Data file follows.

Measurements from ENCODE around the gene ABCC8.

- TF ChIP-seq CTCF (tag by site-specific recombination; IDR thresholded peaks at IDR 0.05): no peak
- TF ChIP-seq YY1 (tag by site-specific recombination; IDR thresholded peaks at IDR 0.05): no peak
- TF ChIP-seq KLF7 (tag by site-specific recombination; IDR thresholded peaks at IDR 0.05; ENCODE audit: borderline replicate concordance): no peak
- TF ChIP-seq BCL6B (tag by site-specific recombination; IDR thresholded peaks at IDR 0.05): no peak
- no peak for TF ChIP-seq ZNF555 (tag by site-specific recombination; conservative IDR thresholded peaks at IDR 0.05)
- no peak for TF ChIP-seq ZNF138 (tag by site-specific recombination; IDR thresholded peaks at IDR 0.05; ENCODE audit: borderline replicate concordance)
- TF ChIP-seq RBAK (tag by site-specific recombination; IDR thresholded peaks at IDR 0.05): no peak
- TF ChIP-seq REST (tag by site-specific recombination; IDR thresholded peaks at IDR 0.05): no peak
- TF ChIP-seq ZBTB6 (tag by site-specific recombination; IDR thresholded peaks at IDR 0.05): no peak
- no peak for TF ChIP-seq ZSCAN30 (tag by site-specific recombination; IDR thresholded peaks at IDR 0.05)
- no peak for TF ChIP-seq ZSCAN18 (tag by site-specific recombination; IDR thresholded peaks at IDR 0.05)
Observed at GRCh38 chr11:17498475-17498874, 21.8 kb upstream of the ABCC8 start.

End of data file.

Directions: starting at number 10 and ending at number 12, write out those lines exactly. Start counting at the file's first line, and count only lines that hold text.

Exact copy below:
- TF ChIP-seq ZBTB6 (tag by site-specific recombination; IDR thresholded peaks at IDR 0.05): no peak
- no peak for TF ChIP-seq ZSCAN30 (tag by site-specific recombination; IDR thresholded peaks at IDR 0.05)
- no peak for TF ChIP-seq ZSCAN18 (tag by site-specific recombination; IDR thresholded peaks at IDR 0.05)